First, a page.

He is only 17 years old but already has several victories in major competitions in machine learning and artificial intelligence. This year, he enrolled at ITMO University through the AI-Academy contest by Sberbank. Thanks to his participation in the FinNet Challenge, organized jointly with ITMO University, he received a job offer from Tochka Bank.
ITMO.NEWS met with Daniil Tsimerman to learn more about his victory, passion for machine learning, participation in various competitions, and ITMO University.
Could you tell us more about the tracks at AIJ Contest?
The competition consisted of three main tasks: to train a model to write an essay for the Unified State Exam in social studies, to predict floods in the Amur River, or to recognize the manuscripts of Peter the Great. I decided to go with the third one.
Sberbank compiled a database of up to 15,000 scans of Peter’s manuscripts. All of them were divided into a training set (about 6,000) and a test set. Using the training sample, participants were to develop algorithms that transform a picture into a digitized text.
Solutions provided by contestants were evaluated on four quality metrics, the foremost being “character error rate” – the number of characters to be replaced at the output of the algorithm in order to receive a real text.
Why did you choose this track?
I chose this track because it seemed like a very interesting challenge and offered the largest prize pool.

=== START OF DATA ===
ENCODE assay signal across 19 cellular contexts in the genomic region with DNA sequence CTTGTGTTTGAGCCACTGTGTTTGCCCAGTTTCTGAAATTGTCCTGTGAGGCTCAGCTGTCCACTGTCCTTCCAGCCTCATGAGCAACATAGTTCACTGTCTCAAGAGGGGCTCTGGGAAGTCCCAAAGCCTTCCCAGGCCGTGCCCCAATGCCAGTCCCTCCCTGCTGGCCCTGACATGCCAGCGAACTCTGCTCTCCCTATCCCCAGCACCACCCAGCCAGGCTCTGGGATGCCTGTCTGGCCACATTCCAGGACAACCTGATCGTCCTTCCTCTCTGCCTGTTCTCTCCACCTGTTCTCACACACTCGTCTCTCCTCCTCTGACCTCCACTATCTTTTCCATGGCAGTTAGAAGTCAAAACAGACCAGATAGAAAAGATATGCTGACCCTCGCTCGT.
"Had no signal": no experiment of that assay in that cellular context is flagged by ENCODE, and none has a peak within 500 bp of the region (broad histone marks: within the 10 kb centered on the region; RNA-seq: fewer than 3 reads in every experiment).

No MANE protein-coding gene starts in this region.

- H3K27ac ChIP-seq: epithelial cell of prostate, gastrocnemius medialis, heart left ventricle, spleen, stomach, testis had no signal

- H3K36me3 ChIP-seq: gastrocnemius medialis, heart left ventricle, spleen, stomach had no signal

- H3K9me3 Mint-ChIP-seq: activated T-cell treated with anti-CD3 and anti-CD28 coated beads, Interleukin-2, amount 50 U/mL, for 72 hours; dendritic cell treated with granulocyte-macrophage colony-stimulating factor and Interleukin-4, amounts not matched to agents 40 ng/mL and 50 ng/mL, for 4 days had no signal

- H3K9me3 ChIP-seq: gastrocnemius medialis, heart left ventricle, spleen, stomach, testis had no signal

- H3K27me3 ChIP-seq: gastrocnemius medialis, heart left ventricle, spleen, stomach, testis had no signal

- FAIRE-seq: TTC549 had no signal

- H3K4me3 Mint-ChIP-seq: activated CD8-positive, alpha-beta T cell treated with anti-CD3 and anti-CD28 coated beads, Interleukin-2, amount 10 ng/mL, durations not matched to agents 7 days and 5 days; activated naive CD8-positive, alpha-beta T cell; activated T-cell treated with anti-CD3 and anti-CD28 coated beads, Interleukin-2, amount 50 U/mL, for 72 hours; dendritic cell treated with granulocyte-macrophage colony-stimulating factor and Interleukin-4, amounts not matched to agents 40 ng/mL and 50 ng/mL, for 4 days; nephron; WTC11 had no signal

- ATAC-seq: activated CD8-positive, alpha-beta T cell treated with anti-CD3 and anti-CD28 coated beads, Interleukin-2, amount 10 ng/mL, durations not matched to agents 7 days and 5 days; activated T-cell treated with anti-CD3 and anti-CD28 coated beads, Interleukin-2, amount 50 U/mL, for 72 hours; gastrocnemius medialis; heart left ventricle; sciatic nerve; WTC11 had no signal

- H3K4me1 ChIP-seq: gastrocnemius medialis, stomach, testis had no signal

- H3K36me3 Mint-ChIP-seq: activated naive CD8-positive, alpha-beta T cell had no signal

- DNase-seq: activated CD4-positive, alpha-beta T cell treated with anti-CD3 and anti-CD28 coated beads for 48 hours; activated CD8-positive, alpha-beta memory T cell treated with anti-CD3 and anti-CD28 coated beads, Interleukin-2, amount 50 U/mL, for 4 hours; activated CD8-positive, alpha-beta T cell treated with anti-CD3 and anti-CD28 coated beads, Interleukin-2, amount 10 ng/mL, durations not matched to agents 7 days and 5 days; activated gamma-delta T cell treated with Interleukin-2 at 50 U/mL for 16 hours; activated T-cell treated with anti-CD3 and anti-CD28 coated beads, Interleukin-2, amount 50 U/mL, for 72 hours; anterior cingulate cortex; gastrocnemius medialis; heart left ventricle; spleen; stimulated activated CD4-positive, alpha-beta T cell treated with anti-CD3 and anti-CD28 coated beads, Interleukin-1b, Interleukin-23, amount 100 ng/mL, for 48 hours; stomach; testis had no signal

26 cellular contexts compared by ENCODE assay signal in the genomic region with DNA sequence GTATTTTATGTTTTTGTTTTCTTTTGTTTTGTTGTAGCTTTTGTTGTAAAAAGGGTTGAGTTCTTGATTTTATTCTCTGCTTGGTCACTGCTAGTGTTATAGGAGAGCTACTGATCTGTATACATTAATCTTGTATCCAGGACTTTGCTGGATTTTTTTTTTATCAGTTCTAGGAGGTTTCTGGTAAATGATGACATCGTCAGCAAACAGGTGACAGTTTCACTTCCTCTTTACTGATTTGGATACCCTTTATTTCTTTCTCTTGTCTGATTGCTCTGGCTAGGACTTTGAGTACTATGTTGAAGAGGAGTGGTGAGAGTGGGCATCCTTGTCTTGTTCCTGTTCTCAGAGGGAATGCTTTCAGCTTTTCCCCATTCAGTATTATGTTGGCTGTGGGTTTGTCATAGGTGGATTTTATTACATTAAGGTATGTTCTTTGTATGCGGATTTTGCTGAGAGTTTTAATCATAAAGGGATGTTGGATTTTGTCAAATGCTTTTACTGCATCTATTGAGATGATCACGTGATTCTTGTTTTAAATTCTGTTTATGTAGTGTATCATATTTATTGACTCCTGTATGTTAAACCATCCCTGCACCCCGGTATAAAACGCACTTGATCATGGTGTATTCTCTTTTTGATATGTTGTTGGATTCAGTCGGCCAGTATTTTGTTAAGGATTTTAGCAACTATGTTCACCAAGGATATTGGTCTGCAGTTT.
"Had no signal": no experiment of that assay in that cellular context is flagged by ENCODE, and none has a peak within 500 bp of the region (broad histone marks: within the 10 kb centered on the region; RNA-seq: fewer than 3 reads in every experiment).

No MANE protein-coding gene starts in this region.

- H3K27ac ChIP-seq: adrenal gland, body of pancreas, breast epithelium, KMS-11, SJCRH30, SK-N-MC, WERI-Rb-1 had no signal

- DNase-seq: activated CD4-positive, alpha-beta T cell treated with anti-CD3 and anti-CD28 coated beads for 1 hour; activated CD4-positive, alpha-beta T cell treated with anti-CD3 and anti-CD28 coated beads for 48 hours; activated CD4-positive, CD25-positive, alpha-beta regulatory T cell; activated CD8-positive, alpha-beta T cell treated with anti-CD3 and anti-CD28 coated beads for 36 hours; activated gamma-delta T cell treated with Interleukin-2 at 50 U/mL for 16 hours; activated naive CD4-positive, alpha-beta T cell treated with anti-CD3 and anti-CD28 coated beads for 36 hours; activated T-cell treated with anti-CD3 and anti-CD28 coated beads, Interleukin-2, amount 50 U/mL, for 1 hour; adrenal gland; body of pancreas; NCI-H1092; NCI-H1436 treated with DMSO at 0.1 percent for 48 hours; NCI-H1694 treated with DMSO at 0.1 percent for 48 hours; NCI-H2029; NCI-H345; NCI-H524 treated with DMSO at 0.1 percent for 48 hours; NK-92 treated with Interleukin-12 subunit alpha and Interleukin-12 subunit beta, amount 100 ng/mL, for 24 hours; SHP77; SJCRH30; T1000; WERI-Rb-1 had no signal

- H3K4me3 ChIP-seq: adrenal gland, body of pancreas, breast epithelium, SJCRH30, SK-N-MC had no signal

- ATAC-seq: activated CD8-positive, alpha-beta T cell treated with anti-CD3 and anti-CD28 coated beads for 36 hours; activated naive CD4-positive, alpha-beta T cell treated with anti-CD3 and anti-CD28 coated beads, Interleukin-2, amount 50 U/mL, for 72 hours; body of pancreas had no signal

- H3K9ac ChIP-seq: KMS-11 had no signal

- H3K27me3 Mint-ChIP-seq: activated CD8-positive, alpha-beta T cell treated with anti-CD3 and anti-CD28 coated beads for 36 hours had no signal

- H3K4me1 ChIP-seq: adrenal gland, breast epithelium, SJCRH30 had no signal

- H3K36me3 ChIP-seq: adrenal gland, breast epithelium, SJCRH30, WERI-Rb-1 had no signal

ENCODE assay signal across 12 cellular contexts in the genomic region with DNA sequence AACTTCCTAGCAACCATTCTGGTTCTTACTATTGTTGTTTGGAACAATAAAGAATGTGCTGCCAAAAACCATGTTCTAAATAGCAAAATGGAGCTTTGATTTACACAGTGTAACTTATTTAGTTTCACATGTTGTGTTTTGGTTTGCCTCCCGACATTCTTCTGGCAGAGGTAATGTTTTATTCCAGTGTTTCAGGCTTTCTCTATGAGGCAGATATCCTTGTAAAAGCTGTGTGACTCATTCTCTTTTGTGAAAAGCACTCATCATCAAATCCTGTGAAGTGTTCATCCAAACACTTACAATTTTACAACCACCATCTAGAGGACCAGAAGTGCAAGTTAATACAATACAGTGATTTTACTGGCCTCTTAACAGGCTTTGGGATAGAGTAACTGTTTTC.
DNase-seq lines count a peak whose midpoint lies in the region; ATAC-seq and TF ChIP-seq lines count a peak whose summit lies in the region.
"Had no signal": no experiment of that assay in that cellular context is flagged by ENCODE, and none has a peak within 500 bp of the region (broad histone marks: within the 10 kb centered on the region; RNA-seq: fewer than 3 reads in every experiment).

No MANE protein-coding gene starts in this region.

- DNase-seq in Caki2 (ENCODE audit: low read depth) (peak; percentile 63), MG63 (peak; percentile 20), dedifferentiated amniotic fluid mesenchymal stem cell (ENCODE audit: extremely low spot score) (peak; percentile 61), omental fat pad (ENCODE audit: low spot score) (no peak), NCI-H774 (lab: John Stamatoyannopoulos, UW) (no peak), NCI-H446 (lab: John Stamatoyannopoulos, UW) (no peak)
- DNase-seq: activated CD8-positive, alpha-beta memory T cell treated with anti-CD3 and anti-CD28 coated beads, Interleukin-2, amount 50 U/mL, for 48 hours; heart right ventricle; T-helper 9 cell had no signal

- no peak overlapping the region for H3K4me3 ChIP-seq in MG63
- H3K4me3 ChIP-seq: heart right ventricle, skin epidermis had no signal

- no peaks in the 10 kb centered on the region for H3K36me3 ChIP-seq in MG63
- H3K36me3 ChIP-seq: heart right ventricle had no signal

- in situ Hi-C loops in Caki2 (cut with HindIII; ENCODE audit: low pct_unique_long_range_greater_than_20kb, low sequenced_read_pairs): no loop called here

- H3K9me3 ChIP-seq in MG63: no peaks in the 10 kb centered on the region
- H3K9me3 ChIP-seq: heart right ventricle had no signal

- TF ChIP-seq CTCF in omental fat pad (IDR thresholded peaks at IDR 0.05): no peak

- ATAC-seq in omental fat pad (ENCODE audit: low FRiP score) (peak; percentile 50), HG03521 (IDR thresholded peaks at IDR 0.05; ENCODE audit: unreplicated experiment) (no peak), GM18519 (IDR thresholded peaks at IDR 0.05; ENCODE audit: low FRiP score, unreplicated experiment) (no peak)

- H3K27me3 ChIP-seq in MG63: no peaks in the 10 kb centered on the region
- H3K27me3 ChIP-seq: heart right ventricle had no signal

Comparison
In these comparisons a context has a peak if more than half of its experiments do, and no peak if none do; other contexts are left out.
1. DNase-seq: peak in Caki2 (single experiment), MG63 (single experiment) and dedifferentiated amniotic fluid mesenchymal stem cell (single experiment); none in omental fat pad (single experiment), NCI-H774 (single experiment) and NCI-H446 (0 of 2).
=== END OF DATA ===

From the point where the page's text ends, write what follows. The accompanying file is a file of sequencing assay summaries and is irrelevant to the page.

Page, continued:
The NoFloodWithAI track required work with tabular data and I had plenty of experience in this field, so I didn’t feel like training another algorithm. And at the AI 4 Humanities track, there really wasn’t much that could be done. You had to use the ruGPT-3 model that is rather outdated – just take it and train it. It’s not clear what the challenge is.
But at the Digital Peter track, you could really test your skills and acquire new knowledge. I had never worked with optical character recognition – digitization of handwritten texts – but it is widely used in the real world. For instance, Google Drive offers a scanning function. I had a rough idea of this technology but I had never done it myself. Now, I have more experience and I can apply it in my further projects.
Do you often participate in such competitions?
I started in the 10th grade, and in the 11th, I tried to participate in all competitions, but 2020 has become an especially successful year for me. However, since I got a job, I had to slow down a bit. Now I am very particular about competitions.
How did you get started with machine learning?
Well, I started programming in the ninth grade because I wanted to become a web developer. I thought that I would make websites and earn a lot of money. For about a month, I tried to figure it out myself, but then my friend told me about Yandex.Lyceum – an online platform with programming courses for school students. Sure, at first, it was hard and I was falling far behind my coursemates. But it fueled me to devote all my free time to programming. As a result, after a few months, I was already studying topics that go beyond the first year of studies.
I tried to start making money by doing my own projects and freelancing. But nothing worked for me. My projects did not take off, and customers didn’t really trust a 15-year-old developer with no experience. I was frustrated and believed that this field didn’t have much to offer.
In the tenth grade, I came across a competition by the Sirius educational center. It was a national research papers competition for school students with a bunch of categories, one of them being Artificial Intelligence.